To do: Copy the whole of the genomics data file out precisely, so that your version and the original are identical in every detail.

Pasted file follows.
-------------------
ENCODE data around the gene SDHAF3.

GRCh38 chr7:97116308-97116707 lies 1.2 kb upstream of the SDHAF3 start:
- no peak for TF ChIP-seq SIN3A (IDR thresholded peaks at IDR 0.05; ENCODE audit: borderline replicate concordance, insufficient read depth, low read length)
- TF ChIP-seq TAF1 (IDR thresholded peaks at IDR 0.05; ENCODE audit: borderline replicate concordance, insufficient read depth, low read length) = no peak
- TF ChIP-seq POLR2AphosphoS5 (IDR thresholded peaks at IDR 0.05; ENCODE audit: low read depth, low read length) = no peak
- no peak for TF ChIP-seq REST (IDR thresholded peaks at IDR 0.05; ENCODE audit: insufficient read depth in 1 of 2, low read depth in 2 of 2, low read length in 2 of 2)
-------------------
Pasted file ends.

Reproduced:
ENCODE data around the gene SDHAF3.

GRCh38 chr7:97116308-97116707 lies 1.2 kb upstream of the SDHAF3 start:
- no peak for TF ChIP-seq SIN3A (IDR thresholded peaks at IDR 0.05; ENCODE audit: borderline replicate concordance, insufficient read depth, low read length)
- TF ChIP-seq TAF1 (IDR thresholded peaks at IDR 0.05; ENCODE audit: borderline replicate concordance, insufficient read depth, low read length) = no peak
- TF ChIP-seq POLR2AphosphoS5 (IDR thresholded peaks at IDR 0.05; ENCODE audit: low read depth, low read length) = no peak
- no peak for TF ChIP-seq REST (IDR thresholded peaks at IDR 0.05; ENCODE audit: insufficient read depth in 1 of 2, low read depth in 2 of 2, low read length in 2 of 2)